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Subject: Re: [Boost-users] [boost] Checking interest in stacktrace library
From: Ernest Zaslavsky (ernest.zaslavsky_at_[hidden])
Date: 2016-06-22 03:42:47

Yes, sure, /EHa
And you are right, it not a must to enable it, but if you want to handle structured exceptions on Windows instead of terminating the process you have to enable it, AFAIR.

-----Original Message-----
From: Boost-users [mailto:boost-users-bounces_at_[hidden]] On Behalf Of Gavin Lambert
Sent: Wednesday, June 22, 2016 10:06 AM
To: boost-users_at_[hidden]
Subject: Re: [Boost-users] [boost] Checking interest in stacktrace library

On 21/06/2016 21:07, Ernest Zaslavsky wrote:
> Not sure I got you right. Do you mean catching exception somewhere top
> level and then showing stack of the original throw point? Isnt it
> stored (sorry, it was a long time ago) in EXCEPTION_POINTERS' member
> ContextRecord? AFAIR, if you use __try and __except and pass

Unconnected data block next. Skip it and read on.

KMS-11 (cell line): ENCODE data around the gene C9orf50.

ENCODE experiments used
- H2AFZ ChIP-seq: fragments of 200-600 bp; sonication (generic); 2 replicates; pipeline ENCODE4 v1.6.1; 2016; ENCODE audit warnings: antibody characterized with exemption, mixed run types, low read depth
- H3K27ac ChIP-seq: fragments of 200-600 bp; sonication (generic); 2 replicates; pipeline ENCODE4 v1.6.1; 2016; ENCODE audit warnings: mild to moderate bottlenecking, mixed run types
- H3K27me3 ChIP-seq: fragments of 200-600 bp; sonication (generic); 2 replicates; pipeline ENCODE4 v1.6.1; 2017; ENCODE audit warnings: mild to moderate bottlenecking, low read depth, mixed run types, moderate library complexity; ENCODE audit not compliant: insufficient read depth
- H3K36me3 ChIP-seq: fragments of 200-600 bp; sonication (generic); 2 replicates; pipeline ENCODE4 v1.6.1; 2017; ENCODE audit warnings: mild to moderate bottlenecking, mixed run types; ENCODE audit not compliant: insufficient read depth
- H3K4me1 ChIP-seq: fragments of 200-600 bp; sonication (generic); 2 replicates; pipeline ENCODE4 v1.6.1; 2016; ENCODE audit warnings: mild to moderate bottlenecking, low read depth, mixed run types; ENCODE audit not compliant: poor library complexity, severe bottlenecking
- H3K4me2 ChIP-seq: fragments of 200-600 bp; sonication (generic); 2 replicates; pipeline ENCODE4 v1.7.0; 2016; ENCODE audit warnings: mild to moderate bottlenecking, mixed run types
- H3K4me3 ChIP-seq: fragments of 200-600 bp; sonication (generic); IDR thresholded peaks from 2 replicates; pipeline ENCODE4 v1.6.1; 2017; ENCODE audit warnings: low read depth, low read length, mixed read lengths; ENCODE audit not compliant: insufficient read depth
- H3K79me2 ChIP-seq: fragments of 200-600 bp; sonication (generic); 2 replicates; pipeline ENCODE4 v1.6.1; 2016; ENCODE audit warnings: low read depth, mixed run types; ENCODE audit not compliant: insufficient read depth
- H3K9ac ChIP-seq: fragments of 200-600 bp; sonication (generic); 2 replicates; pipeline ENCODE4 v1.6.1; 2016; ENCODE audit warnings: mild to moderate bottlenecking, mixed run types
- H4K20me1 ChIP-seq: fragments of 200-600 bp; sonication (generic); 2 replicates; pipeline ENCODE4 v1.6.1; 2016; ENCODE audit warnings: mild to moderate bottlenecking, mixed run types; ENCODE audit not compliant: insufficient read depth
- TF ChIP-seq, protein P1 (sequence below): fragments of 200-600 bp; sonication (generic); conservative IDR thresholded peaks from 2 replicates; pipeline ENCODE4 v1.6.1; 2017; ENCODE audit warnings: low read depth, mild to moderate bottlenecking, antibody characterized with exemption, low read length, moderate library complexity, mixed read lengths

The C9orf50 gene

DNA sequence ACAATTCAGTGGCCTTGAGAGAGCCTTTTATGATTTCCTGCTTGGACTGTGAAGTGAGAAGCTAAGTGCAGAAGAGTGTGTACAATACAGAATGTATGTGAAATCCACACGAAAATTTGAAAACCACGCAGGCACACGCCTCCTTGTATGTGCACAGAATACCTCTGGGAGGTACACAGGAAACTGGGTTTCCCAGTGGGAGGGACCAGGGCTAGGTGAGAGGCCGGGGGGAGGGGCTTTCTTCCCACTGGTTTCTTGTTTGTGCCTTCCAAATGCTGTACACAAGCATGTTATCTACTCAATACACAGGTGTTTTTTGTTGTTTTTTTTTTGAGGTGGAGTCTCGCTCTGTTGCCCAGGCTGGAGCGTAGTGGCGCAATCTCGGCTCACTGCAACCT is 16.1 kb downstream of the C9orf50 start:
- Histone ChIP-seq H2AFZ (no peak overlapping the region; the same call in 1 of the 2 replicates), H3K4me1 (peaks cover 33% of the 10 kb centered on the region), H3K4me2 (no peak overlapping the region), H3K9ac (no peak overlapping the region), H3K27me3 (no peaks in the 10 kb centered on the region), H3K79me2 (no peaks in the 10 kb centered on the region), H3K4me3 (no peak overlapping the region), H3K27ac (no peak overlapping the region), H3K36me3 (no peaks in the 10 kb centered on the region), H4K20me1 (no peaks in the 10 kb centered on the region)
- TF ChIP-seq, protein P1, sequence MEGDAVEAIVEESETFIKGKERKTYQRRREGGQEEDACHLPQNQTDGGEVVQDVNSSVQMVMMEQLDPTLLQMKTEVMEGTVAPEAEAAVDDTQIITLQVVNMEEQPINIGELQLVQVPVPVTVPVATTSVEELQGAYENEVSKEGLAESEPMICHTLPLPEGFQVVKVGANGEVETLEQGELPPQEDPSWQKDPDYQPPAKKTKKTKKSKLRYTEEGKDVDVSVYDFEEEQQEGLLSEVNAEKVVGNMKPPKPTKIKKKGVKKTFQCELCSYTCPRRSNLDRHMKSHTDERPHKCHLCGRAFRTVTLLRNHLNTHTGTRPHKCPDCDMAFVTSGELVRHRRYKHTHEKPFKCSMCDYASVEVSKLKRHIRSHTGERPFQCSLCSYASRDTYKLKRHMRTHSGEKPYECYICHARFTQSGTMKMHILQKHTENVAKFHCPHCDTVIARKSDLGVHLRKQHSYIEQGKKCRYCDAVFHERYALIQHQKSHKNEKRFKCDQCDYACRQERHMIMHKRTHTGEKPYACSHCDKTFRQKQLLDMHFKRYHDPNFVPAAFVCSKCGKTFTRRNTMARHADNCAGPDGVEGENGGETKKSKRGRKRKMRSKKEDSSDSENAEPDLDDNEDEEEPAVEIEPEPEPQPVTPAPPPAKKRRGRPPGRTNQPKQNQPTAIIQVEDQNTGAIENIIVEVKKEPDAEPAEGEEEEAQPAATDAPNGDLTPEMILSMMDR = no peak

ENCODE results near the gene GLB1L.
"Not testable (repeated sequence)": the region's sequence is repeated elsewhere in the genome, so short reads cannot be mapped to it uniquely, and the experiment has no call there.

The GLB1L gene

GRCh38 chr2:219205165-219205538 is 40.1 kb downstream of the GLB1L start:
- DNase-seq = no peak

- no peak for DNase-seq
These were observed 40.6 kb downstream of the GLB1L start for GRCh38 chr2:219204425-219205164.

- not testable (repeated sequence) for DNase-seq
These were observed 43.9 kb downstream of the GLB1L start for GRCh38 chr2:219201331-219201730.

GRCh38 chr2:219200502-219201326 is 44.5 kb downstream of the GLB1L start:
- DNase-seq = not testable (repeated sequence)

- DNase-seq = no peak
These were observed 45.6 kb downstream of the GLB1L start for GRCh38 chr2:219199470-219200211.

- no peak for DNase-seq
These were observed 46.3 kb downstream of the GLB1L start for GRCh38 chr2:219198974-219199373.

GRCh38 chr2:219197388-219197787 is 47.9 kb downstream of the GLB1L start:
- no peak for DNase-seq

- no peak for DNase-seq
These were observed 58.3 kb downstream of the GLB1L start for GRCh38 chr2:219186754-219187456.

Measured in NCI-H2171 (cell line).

> expression to __except with GetExceptionInformation() you are good to
> extract the original location of the exception (apparently unhandled)
> be it C++ or structured exception.

Yes, that's true. I had another look and the esoteric part that I was remembering was extracting the exception message from within the same SEH handler. Getting the stack trace is relatively trivial.

> Again, AFAIR, the only compiler option you have to set is /SEH

I assume you mean /EHa. That's not actually required IIRC (and using it sometimes sparks religious debates) but it does let you catch and unwind more exception types than /EHs does, which is sometimes handy, albeit with a performance cost.

Also /Oy- helps with getting stack traces in general (GCC equivalent is -fno-omit-frame-pointer).

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